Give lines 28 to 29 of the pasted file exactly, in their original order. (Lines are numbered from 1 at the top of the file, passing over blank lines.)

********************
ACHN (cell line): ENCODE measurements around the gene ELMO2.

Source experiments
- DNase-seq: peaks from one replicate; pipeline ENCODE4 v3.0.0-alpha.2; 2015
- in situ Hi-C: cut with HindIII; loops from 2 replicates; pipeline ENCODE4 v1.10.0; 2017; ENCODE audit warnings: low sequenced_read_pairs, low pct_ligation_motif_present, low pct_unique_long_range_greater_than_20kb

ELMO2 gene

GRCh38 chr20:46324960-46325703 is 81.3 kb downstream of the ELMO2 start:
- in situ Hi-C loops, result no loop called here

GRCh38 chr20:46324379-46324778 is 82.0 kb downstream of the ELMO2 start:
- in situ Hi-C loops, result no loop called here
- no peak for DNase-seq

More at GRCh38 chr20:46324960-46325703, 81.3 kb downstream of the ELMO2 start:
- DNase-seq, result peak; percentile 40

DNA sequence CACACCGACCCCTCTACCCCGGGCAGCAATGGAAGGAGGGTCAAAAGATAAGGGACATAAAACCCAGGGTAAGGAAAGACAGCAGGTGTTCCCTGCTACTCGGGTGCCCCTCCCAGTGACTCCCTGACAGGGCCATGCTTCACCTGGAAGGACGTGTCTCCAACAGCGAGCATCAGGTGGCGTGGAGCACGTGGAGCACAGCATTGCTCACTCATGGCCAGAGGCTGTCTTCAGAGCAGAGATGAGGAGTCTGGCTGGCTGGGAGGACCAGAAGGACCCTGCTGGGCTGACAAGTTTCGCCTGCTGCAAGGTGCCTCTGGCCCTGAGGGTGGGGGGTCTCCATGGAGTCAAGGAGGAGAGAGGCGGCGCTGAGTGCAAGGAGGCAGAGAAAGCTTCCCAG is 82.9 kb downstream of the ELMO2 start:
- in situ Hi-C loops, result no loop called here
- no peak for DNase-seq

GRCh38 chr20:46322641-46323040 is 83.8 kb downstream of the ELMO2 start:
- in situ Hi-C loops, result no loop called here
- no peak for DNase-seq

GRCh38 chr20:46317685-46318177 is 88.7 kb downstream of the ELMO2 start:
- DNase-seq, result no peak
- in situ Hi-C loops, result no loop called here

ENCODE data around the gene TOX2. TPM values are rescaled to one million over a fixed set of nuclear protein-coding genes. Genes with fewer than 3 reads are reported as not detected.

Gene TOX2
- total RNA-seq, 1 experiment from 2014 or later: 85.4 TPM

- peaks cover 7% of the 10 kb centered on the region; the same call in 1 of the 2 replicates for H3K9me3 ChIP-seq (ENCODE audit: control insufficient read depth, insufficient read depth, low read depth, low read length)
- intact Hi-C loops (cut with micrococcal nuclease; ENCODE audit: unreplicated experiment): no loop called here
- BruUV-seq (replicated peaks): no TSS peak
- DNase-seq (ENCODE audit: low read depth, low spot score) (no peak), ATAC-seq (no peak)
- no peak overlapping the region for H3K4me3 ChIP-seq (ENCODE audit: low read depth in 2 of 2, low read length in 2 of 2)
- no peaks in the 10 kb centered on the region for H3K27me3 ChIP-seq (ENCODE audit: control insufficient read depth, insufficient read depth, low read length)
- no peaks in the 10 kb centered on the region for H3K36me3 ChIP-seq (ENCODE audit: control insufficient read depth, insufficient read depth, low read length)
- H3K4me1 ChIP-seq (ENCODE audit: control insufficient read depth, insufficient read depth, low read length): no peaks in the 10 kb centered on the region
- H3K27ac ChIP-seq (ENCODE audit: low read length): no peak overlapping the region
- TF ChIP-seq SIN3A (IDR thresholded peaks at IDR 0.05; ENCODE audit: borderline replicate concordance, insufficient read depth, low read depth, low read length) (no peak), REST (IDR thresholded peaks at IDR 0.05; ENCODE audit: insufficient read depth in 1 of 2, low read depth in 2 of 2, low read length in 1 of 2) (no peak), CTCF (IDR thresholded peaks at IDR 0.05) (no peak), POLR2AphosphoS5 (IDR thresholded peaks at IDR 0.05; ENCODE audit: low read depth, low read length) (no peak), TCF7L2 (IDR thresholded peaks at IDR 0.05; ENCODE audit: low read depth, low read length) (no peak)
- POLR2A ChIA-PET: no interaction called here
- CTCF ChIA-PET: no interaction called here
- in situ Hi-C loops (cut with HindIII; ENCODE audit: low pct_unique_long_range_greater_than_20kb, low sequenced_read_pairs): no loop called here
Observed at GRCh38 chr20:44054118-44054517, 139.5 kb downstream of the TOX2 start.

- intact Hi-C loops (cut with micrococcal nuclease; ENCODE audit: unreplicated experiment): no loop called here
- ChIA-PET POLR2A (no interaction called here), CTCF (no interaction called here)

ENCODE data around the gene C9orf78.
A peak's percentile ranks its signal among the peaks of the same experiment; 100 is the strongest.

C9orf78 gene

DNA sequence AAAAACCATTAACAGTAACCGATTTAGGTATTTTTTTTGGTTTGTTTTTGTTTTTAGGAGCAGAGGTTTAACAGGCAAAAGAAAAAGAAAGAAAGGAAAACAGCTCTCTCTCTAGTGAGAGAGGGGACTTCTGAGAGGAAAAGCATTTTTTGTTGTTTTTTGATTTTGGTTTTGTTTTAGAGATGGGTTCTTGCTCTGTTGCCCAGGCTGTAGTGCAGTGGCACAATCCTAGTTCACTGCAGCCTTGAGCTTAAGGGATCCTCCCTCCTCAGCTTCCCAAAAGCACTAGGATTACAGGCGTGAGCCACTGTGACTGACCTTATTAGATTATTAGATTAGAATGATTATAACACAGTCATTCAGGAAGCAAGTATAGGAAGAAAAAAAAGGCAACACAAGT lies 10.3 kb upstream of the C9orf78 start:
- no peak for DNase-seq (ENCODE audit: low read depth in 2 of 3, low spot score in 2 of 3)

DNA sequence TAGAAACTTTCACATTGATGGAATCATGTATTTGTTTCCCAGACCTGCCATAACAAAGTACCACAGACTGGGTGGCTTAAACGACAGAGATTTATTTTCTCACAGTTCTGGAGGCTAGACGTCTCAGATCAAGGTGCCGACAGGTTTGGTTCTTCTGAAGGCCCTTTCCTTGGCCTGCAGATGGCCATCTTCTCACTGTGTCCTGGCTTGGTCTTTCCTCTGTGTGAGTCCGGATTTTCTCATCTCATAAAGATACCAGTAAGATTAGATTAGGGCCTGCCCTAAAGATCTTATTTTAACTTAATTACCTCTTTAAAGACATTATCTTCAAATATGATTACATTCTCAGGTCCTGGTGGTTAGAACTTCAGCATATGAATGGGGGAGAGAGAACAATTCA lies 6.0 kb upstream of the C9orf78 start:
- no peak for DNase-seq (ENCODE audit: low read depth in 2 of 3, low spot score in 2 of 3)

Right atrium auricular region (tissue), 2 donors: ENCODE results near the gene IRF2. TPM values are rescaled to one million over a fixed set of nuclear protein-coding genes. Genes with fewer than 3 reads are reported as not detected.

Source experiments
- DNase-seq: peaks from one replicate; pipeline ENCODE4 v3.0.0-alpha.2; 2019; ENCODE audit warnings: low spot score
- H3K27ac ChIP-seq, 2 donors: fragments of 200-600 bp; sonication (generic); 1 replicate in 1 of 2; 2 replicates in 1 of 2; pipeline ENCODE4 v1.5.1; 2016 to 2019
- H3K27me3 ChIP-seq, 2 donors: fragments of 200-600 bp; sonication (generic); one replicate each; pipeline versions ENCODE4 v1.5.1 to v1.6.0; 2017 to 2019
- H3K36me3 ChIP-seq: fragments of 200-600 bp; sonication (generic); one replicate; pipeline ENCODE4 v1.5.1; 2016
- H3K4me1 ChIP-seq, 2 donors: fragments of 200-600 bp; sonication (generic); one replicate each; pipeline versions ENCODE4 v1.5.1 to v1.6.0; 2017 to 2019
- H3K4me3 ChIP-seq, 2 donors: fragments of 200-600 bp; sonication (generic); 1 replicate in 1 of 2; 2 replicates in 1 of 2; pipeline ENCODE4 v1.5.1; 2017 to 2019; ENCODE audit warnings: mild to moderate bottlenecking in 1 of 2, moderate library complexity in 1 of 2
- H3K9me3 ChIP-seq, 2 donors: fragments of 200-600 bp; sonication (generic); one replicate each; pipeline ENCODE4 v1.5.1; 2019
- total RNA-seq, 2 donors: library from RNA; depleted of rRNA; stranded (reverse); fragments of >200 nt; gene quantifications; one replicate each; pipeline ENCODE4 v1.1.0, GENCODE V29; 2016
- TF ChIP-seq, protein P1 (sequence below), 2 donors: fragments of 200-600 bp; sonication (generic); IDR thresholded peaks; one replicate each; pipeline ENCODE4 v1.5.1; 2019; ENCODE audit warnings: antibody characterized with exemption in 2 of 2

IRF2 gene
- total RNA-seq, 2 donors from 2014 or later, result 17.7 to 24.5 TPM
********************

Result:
- DNase-seq (ENCODE audit: low read depth, low spot score) (no peak), ATAC-seq (no peak)
- no peak overlapping the region for H3K4me3 ChIP-seq (ENCODE audit: low read depth in 2 of 2, low read length in 2 of 2)